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Occup Environ Med. 2009 Mar;66(3):189-97. doi: 10.1136/oem.2008.041376. Epub 2008 Nov 18.

The relationship of respiratory and cardiovascular hospital admissions to the southern California wildfires of 2003.

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Epidemiology Department, School of Medicine, University of California-Irvine, 100 Theory Drive, Irvine, CA 92617-7555, USA.



There is limited information on the public health impact of wildfires. The relationship of cardiorespiratory hospital admissions (n = 40 856) to wildfire-related particulate matter (PM(2.5)) during catastrophic wildfires in southern California in October 2003 was evaluated.


Zip code level PM(2.5) concentrations were estimated using spatial interpolations from measured PM(2.5), light extinction, meteorological conditions, and smoke information from MODIS satellite images at 250 m resolution. Generalised estimating equations for Poisson data were used to assess the relationship between daily admissions and PM(2.5), adjusted for weather, fungal spores (associated with asthma), weekend, zip code-level population and sociodemographics.


Associations of 2-day average PM(2.5) with respiratory admissions were stronger during than before or after the fires. Average increases of 70 microg/m(3) PM(2.5) during heavy smoke conditions compared with PM(2.5) in the pre-wildfire period were associated with 34% increases in asthma admissions. The strongest wildfire-related PM(2.5) associations were for people ages 65-99 years (10.1% increase per 10 microg/m(3) PM(2.5), 95% CI 3.0% to 17.8%) and ages 0-4 years (8.3%, 95% CI 2.2% to 14.9%) followed by ages 20-64 years (4.1%, 95% CI -0.5% to 9.0%). There were no PM(2.5)-asthma associations in children ages 5-18 years, although their admission rates significantly increased after the fires. Per 10 microg/m(3) wildfire-related PM(2.5), acute bronchitis admissions across all ages increased by 9.6% (95% CI 1.8% to 17.9%), chronic obstructive pulmonary disease admissions for ages 20-64 years by 6.9% (95% CI 0.9% to 13.1%), and pneumonia admissions for ages 5-18 years by 6.4% (95% CI -1.0% to 14.2%). Acute bronchitis and pneumonia admissions also increased after the fires. There was limited evidence of a small impact of wildfire-related PM(2.5) on cardiovascular admissions.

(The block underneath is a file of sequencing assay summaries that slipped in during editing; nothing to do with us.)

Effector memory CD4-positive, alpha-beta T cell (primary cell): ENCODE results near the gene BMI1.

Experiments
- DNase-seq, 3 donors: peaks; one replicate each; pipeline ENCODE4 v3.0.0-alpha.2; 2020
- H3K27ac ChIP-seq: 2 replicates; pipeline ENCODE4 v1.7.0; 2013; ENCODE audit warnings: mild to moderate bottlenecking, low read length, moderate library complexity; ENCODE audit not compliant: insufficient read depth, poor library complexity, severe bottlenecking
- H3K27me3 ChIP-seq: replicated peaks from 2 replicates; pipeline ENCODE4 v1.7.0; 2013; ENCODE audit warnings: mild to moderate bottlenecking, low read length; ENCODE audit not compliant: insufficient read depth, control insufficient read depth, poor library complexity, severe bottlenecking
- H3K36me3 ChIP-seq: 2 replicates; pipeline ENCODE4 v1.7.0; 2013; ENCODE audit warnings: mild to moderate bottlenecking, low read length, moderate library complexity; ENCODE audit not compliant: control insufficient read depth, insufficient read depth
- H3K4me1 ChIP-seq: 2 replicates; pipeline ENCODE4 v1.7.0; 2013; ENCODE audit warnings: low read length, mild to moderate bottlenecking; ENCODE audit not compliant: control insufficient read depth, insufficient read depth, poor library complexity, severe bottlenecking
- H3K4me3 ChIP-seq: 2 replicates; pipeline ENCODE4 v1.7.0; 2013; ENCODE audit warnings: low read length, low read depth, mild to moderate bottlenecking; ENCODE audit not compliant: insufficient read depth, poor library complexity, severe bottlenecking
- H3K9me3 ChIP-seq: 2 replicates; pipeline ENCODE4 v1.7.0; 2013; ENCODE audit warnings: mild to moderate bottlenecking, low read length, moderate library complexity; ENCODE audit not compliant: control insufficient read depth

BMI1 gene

Wildfire-related PM(2.5) led to increased respiratory hospital admissions, especially asthma, suggesting that better preventive measures are required to reduce morbidity among vulnerable populations.

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